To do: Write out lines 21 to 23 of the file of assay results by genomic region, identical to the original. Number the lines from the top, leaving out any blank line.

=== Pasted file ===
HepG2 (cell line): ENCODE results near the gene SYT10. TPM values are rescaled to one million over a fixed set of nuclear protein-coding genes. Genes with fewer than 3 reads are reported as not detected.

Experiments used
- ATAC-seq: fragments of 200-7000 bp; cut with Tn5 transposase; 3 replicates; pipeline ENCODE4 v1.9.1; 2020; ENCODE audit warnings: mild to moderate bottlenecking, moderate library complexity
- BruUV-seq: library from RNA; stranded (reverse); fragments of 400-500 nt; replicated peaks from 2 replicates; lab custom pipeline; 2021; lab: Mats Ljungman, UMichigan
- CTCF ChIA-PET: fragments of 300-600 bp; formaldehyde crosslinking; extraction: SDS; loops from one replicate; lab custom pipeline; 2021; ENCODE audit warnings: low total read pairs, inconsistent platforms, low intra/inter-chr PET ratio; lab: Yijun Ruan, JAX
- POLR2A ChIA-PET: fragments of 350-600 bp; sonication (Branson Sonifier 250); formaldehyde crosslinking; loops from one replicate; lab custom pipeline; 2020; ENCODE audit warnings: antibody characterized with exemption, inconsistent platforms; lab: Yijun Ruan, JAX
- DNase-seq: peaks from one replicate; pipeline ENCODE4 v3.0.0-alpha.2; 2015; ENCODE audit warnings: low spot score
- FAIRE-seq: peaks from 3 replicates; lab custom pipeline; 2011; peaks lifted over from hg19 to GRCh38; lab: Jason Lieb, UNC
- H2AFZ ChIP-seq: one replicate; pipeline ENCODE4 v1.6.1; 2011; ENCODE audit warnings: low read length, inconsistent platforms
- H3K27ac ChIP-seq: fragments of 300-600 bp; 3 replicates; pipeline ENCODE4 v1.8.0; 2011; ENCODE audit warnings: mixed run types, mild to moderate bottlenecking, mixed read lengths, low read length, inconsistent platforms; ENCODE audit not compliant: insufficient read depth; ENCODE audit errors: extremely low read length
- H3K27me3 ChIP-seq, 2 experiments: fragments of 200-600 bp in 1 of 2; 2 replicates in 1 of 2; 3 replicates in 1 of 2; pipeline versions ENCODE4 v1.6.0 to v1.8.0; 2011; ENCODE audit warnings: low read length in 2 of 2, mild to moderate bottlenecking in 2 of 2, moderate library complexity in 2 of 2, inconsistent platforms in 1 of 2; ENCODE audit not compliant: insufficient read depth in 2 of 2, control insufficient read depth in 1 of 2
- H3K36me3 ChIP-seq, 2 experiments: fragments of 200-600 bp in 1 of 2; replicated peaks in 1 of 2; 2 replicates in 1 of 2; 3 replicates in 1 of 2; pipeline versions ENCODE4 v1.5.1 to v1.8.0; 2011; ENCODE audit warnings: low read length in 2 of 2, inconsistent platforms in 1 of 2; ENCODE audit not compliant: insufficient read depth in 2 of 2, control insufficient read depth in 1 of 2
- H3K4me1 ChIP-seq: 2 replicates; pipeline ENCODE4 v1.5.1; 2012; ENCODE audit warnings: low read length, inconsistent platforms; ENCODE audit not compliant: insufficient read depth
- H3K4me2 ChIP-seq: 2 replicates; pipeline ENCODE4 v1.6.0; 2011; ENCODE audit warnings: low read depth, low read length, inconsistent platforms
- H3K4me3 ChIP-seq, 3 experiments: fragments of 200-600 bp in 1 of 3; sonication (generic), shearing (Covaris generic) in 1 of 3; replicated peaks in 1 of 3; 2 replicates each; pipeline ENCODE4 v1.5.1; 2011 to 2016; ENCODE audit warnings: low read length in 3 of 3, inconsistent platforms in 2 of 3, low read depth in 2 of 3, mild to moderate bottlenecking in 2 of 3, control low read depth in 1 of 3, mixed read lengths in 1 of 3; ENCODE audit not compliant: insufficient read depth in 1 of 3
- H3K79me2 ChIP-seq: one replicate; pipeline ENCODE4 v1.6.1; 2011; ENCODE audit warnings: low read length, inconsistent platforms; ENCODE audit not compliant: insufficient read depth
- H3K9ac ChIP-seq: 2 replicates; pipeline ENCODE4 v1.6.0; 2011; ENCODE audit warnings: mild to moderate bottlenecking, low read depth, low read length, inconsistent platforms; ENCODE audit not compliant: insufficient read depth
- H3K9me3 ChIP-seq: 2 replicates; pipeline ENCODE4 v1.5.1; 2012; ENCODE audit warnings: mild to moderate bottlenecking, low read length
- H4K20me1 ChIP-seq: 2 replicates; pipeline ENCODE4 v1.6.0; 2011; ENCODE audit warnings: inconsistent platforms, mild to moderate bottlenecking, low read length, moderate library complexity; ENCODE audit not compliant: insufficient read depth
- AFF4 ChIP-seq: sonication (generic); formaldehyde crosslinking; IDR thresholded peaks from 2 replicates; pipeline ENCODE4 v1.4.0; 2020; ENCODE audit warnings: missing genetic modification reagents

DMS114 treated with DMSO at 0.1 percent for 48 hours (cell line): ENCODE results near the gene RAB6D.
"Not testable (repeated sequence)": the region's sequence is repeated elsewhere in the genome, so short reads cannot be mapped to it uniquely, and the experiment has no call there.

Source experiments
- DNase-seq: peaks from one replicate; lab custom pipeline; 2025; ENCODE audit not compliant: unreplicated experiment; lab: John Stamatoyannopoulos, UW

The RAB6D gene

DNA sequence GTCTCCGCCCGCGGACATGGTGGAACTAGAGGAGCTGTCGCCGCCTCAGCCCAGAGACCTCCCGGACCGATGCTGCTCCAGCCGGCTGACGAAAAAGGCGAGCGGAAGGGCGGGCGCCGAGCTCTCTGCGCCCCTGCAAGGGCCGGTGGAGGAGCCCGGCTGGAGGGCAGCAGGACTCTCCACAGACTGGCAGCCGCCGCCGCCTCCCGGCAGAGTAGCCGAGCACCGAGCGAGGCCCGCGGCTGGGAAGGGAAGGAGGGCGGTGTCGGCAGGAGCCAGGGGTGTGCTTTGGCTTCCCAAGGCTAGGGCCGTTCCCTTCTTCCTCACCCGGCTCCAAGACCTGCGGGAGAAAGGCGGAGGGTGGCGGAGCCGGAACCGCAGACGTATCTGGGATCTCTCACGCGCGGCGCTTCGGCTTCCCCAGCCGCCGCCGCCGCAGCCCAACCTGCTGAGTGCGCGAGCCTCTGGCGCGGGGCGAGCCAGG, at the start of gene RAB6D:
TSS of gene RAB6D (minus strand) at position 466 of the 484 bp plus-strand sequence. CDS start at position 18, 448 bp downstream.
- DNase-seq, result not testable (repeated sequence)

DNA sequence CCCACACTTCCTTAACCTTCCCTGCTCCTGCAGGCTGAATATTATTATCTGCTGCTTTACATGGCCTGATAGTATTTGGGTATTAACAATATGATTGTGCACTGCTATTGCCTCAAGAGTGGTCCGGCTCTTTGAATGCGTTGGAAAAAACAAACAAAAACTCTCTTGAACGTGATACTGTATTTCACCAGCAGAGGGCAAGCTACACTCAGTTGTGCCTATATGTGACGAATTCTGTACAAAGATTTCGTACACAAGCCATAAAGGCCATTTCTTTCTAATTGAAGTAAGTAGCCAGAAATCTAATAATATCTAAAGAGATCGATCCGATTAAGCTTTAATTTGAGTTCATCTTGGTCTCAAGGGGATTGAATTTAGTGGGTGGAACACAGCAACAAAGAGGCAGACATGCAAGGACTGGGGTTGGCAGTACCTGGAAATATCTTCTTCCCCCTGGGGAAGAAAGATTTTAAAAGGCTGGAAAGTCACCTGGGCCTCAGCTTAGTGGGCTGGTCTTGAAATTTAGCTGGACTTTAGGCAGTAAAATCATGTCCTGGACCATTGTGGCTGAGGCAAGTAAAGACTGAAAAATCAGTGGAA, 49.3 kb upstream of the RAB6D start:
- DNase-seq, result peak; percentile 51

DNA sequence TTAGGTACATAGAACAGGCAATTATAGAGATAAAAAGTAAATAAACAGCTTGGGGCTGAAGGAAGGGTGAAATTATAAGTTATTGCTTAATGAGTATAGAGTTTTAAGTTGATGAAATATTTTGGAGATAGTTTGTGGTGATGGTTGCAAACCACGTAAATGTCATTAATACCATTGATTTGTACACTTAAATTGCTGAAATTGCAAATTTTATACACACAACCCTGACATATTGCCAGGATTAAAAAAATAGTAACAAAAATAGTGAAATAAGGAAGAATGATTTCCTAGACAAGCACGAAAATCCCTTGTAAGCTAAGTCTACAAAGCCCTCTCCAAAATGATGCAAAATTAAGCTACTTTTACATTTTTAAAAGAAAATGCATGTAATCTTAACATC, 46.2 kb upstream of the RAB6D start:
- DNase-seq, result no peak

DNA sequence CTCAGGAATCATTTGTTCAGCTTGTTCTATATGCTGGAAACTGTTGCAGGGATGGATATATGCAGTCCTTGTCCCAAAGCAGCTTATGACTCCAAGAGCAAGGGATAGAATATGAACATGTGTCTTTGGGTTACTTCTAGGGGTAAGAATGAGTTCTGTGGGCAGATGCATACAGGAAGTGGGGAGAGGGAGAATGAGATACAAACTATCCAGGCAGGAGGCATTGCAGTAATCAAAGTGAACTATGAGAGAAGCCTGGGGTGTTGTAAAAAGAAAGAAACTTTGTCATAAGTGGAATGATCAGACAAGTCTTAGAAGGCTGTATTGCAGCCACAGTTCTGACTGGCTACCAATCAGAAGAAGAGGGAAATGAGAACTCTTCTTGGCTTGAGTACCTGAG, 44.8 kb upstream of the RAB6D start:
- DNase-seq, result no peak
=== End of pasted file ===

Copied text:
DMS114 treated with DMSO at 0.1 percent for 48 hours (cell line): ENCODE results near the gene RAB6D.
"Not testable (repeated sequence)": the region's sequence is repeated elsewhere in the genome, so short reads cannot be mapped to it uniquely, and the experiment has no call there.

Source experiments